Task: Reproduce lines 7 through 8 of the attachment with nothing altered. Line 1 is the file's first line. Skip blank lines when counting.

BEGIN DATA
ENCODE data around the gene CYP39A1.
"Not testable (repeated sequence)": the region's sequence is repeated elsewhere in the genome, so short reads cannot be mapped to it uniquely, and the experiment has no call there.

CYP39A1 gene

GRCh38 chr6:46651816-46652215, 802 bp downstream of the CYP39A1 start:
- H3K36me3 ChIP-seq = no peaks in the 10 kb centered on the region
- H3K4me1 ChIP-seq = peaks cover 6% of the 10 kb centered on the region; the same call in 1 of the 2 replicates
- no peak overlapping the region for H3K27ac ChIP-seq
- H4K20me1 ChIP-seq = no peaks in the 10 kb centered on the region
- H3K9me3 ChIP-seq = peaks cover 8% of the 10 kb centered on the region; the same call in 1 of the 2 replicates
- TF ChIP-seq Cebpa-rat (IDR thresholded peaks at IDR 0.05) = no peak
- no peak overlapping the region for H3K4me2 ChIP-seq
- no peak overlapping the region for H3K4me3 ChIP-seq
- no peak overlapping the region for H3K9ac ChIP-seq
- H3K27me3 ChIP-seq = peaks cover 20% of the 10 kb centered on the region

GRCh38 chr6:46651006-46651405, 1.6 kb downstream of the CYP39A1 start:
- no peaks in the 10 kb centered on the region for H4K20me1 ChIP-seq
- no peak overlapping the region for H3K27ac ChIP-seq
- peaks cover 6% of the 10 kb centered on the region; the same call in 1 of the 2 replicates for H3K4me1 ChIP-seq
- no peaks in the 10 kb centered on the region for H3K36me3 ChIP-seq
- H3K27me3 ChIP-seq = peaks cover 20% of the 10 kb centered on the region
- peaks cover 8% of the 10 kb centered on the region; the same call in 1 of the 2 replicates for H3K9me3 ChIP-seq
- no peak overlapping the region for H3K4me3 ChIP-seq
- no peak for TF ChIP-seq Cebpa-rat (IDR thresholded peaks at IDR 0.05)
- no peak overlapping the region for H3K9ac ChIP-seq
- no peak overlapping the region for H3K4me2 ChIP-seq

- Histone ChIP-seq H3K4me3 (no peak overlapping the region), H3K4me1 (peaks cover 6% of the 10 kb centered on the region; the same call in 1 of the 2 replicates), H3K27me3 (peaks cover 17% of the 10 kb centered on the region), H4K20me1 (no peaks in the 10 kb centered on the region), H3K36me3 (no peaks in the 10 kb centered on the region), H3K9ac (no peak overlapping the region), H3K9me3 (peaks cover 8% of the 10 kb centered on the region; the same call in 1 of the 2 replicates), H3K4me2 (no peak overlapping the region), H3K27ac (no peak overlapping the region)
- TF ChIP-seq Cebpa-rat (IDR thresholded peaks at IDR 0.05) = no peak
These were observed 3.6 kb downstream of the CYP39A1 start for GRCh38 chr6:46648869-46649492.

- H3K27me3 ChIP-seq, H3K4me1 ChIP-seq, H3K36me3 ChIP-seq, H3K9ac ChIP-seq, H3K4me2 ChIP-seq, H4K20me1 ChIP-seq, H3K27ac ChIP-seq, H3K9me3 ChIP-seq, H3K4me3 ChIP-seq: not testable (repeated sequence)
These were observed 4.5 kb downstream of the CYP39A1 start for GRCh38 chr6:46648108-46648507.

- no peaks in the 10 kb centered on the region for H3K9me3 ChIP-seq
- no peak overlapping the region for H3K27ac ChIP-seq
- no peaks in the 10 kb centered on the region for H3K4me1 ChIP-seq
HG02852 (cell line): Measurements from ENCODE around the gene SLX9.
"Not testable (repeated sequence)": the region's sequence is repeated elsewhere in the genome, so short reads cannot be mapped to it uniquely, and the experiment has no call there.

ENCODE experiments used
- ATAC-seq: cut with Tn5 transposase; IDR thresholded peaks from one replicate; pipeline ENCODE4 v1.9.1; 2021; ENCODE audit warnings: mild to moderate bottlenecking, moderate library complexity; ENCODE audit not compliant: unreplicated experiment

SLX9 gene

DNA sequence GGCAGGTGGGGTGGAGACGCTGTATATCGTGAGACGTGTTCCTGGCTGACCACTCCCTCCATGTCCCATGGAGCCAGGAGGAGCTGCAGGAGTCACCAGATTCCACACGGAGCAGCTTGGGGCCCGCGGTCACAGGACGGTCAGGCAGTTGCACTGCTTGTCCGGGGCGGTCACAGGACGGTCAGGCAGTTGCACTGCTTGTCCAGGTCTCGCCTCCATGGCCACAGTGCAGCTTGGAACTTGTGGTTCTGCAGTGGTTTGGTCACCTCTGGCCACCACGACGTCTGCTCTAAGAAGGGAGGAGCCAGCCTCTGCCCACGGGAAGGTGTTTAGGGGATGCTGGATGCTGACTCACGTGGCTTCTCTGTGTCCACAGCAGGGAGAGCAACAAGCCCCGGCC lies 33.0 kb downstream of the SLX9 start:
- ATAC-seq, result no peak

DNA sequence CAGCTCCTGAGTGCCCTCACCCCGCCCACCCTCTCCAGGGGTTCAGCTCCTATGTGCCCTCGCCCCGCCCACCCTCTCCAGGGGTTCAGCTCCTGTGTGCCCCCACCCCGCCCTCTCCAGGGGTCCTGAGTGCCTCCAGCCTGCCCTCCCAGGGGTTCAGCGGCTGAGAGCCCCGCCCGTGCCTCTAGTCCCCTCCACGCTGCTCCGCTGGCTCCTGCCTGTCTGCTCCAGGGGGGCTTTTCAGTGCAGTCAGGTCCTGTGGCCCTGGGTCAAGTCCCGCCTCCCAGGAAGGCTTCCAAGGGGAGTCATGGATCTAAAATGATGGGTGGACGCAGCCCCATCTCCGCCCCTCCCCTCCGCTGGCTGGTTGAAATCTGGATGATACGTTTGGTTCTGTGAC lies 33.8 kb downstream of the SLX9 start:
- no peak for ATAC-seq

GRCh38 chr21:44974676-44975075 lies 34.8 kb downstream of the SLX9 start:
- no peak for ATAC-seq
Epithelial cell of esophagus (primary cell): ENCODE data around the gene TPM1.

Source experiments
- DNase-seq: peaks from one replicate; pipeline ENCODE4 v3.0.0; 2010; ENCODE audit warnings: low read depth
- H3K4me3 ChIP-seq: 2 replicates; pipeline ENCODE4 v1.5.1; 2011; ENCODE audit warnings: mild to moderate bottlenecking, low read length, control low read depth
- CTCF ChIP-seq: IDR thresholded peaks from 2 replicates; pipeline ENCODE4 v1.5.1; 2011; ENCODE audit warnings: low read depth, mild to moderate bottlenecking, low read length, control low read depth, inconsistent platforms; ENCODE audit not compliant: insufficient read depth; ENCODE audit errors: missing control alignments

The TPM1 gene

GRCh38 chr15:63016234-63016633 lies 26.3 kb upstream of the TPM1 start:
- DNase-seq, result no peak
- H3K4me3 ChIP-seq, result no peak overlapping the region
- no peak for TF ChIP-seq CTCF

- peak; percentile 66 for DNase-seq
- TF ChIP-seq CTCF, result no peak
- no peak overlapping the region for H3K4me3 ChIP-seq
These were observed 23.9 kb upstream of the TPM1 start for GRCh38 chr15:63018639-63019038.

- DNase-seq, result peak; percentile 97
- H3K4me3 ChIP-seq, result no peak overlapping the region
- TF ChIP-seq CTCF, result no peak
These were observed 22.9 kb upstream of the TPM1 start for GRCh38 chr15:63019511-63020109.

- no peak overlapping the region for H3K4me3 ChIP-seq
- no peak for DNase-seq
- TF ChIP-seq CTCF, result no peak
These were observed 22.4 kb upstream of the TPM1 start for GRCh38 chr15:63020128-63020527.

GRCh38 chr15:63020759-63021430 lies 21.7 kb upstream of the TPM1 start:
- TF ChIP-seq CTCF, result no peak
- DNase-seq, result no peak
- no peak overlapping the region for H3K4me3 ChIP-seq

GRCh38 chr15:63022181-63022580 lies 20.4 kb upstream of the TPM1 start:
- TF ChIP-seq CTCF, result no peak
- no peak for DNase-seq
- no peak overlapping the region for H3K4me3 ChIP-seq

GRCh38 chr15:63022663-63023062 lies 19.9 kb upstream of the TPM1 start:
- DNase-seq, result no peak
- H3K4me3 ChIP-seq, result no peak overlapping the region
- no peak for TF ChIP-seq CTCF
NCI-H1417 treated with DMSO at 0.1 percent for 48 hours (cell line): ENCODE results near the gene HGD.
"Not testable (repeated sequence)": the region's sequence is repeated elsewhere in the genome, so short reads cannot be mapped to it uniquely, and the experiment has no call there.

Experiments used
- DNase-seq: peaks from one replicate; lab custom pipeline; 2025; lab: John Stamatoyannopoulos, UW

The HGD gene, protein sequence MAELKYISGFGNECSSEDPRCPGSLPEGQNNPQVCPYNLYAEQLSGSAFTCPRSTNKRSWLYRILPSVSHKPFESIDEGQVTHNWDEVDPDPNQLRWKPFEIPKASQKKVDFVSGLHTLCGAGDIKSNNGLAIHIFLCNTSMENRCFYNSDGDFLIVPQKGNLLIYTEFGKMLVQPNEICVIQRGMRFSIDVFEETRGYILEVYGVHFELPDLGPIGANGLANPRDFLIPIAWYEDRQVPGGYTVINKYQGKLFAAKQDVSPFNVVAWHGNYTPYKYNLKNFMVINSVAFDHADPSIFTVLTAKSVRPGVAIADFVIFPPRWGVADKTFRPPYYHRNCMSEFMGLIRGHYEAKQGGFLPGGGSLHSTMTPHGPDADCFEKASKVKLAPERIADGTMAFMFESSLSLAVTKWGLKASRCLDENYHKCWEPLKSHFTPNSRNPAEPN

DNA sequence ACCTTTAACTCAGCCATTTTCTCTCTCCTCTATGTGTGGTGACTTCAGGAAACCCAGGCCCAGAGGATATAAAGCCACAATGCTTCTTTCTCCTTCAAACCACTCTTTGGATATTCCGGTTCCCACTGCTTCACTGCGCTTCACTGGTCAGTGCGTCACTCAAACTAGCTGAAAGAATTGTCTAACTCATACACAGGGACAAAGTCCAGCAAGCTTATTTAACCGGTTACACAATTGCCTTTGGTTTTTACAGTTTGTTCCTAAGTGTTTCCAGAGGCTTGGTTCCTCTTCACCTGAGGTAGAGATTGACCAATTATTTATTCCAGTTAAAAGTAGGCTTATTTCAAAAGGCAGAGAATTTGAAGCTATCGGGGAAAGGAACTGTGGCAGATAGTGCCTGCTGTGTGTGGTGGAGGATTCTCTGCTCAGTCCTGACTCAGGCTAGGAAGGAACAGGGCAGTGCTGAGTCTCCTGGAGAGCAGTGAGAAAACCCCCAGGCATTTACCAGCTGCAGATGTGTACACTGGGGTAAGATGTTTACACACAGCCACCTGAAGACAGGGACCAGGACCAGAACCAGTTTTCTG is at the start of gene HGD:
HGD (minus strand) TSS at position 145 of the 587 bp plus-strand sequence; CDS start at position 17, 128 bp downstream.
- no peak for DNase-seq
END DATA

- no peak overlapping the region for H3K27ac ChIP-seq
- H4K20me1 ChIP-seq = no peaks in the 10 kb centered on the region